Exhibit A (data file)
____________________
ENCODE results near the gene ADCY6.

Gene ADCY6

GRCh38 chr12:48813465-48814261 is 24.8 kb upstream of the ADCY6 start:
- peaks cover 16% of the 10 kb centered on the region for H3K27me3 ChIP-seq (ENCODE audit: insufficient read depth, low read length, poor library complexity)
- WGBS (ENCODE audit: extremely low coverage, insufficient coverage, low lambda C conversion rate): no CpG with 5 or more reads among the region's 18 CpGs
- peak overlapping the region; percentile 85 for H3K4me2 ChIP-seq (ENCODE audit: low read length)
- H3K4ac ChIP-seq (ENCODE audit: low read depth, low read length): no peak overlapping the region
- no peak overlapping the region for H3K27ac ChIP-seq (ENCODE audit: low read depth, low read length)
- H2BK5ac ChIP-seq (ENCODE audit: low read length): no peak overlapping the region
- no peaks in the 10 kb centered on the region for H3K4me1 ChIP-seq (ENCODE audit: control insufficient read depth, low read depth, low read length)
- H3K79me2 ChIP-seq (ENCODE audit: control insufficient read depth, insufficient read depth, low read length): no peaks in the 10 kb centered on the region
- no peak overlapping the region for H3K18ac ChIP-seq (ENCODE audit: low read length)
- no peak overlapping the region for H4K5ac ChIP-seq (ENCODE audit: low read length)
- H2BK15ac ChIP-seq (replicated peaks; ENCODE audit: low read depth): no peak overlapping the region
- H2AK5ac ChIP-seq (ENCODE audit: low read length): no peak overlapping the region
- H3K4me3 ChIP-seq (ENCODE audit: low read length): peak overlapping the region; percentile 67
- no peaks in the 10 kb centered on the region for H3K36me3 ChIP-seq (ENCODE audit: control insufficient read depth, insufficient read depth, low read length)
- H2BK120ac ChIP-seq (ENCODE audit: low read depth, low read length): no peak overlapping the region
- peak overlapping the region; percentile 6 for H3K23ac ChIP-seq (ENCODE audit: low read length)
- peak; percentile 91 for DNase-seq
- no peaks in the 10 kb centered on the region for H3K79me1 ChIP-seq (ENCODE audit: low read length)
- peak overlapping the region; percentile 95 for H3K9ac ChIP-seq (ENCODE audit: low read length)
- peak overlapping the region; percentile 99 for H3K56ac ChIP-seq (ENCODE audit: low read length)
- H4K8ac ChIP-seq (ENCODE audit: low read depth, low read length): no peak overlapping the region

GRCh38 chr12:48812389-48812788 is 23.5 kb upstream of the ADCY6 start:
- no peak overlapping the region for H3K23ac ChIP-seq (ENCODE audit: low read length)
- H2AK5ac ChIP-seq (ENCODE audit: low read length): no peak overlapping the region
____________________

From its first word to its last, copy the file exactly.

ENCODE results near the gene ADCY6.

Gene ADCY6

GRCh38 chr12:48813465-48814261 is 24.8 kb upstream of the ADCY6 start:
- peaks cover 16% of the 10 kb centered on the region for H3K27me3 ChIP-seq (ENCODE audit: insufficient read depth, low read length, poor library complexity)
- WGBS (ENCODE audit: extremely low coverage, insufficient coverage, low lambda C conversion rate): no CpG with 5 or more reads among the region's 18 CpGs
- peak overlapping the region; percentile 85 for H3K4me2 ChIP-seq (ENCODE audit: low read length)
- H3K4ac ChIP-seq (ENCODE audit: low read depth, low read length): no peak overlapping the region
- no peak overlapping the region for H3K27ac ChIP-seq (ENCODE audit: low read depth, low read length)
- H2BK5ac ChIP-seq (ENCODE audit: low read length): no peak overlapping the region
- no peaks in the 10 kb centered on the region for H3K4me1 ChIP-seq (ENCODE audit: control insufficient read depth, low read depth, low read length)
- H3K79me2 ChIP-seq (ENCODE audit: control insufficient read depth, insufficient read depth, low read length): no peaks in the 10 kb centered on the region
- no peak overlapping the region for H3K18ac ChIP-seq (ENCODE audit: low read length)
- no peak overlapping the region for H4K5ac ChIP-seq (ENCODE audit: low read length)
- H2BK15ac ChIP-seq (replicated peaks; ENCODE audit: low read depth): no peak overlapping the region
- H2AK5ac ChIP-seq (ENCODE audit: low read length): no peak overlapping the region
- H3K4me3 ChIP-seq (ENCODE audit: low read length): peak overlapping the region; percentile 67
- no peaks in the 10 kb centered on the region for H3K36me3 ChIP-seq (ENCODE audit: control insufficient read depth, insufficient read depth, low read length)
- H2BK120ac ChIP-seq (ENCODE audit: low read depth, low read length): no peak overlapping the region
- peak overlapping the region; percentile 6 for H3K23ac ChIP-seq (ENCODE audit: low read length)
- peak; percentile 91 for DNase-seq
- no peaks in the 10 kb centered on the region for H3K79me1 ChIP-seq (ENCODE audit: low read length)
- peak overlapping the region; percentile 95 for H3K9ac ChIP-seq (ENCODE audit: low read length)
- peak overlapping the region; percentile 99 for H3K56ac ChIP-seq (ENCODE audit: low read length)
- H4K8ac ChIP-seq (ENCODE audit: low read depth, low read length): no peak overlapping the region

GRCh38 chr12:48812389-48812788 is 23.5 kb upstream of the ADCY6 start:
- no peak overlapping the region for H3K23ac ChIP-seq (ENCODE audit: low read length)
- H2AK5ac ChIP-seq (ENCODE audit: low read length): no peak overlapping the region